to redress the balance. It’s a challenging and
compelling tale, particularly as Ulrik is such a difficult character to get a firm handle on, and everything seems to pivot on the excruciating choices that he has to make.
I also like how Anghelides uses the four Doctors, borrowing the most successful elements of past adventures of this type and adding a few of his own. This feature-length episode opens as if it were any ordinary Peter Davison story, only the anomalous use of the series’ original
theme tune betraying its ‘special’ status. The lone fifth Doctor soon runs into trouble, and it falls to the eighth to come to his rescue, Time Crash-style, using his memories of the events unfolding to respond accordingly. The sixth and seventh Doctors are then afforded their own Sirens of Time-style subplots, the latter proving particularly provocative as it sees McCoy’s Doctor stumble upon Michael Faraday, of all people, taking a leaf out of the Jariden’s book and trying to reverse engineer a Dalek! In the end, of course, these three disparate threads are dextrously woven together, and in a lovely homage to The Five Doctors, the four Doctors are finally and fleetingly united – to bicker about dress sense and TARDIS décor.
The production sounds suitably
ominous and raw. Steve Foxon’s
raucous score put me in mind of
Big Finish’s early Dalek stories,
whereas Nicholas Briggs’ Dalek
voices (and the apposite whirrs
and drones that now accompany
them) could have been torn out of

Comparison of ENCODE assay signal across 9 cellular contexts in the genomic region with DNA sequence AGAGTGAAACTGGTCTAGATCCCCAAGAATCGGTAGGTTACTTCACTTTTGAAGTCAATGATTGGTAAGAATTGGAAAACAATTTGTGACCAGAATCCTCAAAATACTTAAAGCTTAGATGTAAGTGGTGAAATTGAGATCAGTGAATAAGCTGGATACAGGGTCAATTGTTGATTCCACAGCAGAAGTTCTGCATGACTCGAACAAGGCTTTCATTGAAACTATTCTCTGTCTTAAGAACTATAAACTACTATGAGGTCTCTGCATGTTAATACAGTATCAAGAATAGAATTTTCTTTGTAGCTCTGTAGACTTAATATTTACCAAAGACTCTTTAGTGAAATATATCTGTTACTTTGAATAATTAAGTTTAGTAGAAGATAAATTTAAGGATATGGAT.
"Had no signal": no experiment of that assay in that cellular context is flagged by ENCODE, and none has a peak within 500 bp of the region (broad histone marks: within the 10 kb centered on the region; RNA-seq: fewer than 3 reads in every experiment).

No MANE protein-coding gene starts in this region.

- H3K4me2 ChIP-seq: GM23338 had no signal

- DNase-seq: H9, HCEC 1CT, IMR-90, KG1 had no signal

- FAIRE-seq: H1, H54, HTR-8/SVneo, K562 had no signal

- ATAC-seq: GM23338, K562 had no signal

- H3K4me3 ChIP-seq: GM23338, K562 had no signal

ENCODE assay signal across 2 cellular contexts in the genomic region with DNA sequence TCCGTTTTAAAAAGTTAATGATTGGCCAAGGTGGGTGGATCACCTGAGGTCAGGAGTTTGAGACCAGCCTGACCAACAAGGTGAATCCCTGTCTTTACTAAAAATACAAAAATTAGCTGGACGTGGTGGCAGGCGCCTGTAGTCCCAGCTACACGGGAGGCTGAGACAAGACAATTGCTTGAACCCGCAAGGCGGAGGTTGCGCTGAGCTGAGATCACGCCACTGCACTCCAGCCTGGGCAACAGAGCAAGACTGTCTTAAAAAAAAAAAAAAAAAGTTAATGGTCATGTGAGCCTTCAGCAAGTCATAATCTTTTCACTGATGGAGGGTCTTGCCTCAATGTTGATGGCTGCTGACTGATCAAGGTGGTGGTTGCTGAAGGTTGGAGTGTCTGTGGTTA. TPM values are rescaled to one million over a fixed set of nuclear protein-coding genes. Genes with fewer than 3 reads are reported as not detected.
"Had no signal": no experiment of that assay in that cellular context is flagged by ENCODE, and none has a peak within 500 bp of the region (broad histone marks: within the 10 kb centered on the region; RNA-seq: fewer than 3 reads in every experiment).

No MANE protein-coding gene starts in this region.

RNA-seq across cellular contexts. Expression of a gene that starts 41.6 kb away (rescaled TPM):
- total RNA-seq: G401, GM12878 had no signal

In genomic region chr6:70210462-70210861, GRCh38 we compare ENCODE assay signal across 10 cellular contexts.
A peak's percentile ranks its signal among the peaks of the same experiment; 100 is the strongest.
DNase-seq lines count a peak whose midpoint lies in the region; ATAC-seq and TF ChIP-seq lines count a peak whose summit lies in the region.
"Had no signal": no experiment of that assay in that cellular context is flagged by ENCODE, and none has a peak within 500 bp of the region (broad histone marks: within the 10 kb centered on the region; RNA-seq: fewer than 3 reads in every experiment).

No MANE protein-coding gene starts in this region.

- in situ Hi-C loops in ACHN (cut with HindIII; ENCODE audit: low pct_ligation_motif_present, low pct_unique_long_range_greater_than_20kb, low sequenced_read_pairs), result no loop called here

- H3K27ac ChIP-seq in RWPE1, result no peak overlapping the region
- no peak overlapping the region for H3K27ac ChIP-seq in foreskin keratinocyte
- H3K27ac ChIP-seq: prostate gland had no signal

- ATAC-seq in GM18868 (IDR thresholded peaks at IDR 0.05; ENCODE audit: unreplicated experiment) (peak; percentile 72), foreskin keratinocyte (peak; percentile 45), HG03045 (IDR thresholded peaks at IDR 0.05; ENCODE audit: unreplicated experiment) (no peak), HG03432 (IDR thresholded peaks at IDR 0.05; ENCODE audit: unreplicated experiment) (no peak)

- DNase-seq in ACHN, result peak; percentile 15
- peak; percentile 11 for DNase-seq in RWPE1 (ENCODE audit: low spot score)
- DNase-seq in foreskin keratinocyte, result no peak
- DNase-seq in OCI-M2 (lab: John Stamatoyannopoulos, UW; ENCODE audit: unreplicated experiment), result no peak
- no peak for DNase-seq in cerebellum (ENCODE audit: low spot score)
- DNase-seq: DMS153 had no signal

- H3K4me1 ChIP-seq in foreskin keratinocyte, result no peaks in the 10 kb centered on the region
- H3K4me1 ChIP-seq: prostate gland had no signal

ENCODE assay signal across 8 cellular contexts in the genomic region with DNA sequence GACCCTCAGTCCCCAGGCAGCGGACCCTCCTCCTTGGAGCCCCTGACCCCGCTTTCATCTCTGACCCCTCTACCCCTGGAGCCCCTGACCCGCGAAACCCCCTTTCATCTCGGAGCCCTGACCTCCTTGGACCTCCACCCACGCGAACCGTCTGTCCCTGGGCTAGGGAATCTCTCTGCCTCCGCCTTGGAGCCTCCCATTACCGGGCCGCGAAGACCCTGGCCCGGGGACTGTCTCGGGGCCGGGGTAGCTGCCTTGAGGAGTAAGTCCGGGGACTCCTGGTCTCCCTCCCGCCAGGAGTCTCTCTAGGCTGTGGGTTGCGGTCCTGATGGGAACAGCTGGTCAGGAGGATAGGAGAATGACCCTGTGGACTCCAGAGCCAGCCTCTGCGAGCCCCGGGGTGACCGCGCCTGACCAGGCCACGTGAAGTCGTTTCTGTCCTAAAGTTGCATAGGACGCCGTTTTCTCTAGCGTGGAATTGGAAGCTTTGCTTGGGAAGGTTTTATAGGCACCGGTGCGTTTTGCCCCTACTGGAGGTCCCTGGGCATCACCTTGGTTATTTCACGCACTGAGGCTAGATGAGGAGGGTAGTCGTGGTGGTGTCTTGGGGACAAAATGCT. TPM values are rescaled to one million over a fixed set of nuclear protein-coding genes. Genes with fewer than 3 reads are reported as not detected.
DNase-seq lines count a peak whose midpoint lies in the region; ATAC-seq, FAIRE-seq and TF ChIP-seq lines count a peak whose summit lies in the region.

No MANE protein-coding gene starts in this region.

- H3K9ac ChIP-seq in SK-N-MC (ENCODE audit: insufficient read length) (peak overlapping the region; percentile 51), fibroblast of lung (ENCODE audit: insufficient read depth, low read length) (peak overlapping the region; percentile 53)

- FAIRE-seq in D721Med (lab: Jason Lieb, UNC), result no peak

The Stolen Earth. Even the tale’s pivotal Roboman sounds exactly
as he should, pixel monkey Alex Mallinson wholeheartedly embracing the chance to get his acting teeth into something a bit meatier than reading a few fleeting lines of news or grunting theatrically.
Like Christmas, a convergence of Doctors is not something that happens often, but when it does it’s something to get very excited about – and something to enjoy. The writer certainly seems to have enjoyed scripting this tale - he can now claim to have blown up Gallifrey and written a multi-Doctor romp. Who else can say that? – and all those involved with bringing his script to life appear to have shared his enthusiasm. For the listener then, The Four Doctors is as enjoyable as its auspicious billing suggests, and without a doubt the biggest boon of being a Big Finish subscriber at the moment.
Copyright © E.G. Wolverson 2010
E.G. Wolverson has asserted his right under the Copyright, Designs and Patents Act, 1988 to be identified as the author of this work.